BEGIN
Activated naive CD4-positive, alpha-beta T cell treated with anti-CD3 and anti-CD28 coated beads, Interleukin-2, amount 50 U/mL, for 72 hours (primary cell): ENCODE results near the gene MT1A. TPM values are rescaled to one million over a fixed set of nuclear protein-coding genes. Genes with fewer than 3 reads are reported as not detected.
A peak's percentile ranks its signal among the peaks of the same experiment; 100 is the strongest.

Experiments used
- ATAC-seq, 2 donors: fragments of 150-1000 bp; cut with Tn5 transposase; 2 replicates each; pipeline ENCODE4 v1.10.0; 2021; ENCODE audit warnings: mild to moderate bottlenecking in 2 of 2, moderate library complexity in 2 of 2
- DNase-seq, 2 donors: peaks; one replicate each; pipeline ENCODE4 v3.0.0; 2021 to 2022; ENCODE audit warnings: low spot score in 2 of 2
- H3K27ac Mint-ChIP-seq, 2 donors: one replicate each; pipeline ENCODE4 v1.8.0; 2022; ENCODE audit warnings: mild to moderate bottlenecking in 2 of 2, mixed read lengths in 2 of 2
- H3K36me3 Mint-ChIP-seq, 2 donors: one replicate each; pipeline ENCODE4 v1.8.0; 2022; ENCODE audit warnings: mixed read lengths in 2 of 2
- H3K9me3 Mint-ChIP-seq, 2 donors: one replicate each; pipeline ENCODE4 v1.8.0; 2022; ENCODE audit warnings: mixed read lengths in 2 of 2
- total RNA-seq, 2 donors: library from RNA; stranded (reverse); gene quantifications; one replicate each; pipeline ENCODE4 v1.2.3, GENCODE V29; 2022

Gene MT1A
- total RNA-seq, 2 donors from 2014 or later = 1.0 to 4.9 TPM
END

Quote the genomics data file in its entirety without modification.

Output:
Activated naive CD4-positive, alpha-beta T cell treated with anti-CD3 and anti-CD28 coated beads, Interleukin-2, amount 50 U/mL, for 72 hours (primary cell): ENCODE results near the gene MT1A. TPM values are rescaled to one million over a fixed set of nuclear protein-coding genes. Genes with fewer than 3 reads are reported as not detected.
A peak's percentile ranks its signal among the peaks of the same experiment; 100 is the strongest.

Experiments used
- ATAC-seq, 2 donors: fragments of 150-1000 bp; cut with Tn5 transposase; 2 replicates each; pipeline ENCODE4 v1.10.0; 2021; ENCODE audit warnings: mild to moderate bottlenecking in 2 of 2, moderate library complexity in 2 of 2
- DNase-seq, 2 donors: peaks; one replicate each; pipeline ENCODE4 v3.0.0; 2021 to 2022; ENCODE audit warnings: low spot score in 2 of 2
- H3K27ac Mint-ChIP-seq, 2 donors: one replicate each; pipeline ENCODE4 v1.8.0; 2022; ENCODE audit warnings: mild to moderate bottlenecking in 2 of 2, mixed read lengths in 2 of 2
- H3K36me3 Mint-ChIP-seq, 2 donors: one replicate each; pipeline ENCODE4 v1.8.0; 2022; ENCODE audit warnings: mixed read lengths in 2 of 2
- H3K9me3 Mint-ChIP-seq, 2 donors: one replicate each; pipeline ENCODE4 v1.8.0; 2022; ENCODE audit warnings: mixed read lengths in 2 of 2
- total RNA-seq, 2 donors: library from RNA; stranded (reverse); gene quantifications; one replicate each; pipeline ENCODE4 v1.2.3, GENCODE V29; 2022

Gene MT1A
- total RNA-seq, 2 donors from 2014 or later = 1.0 to 4.9 TPM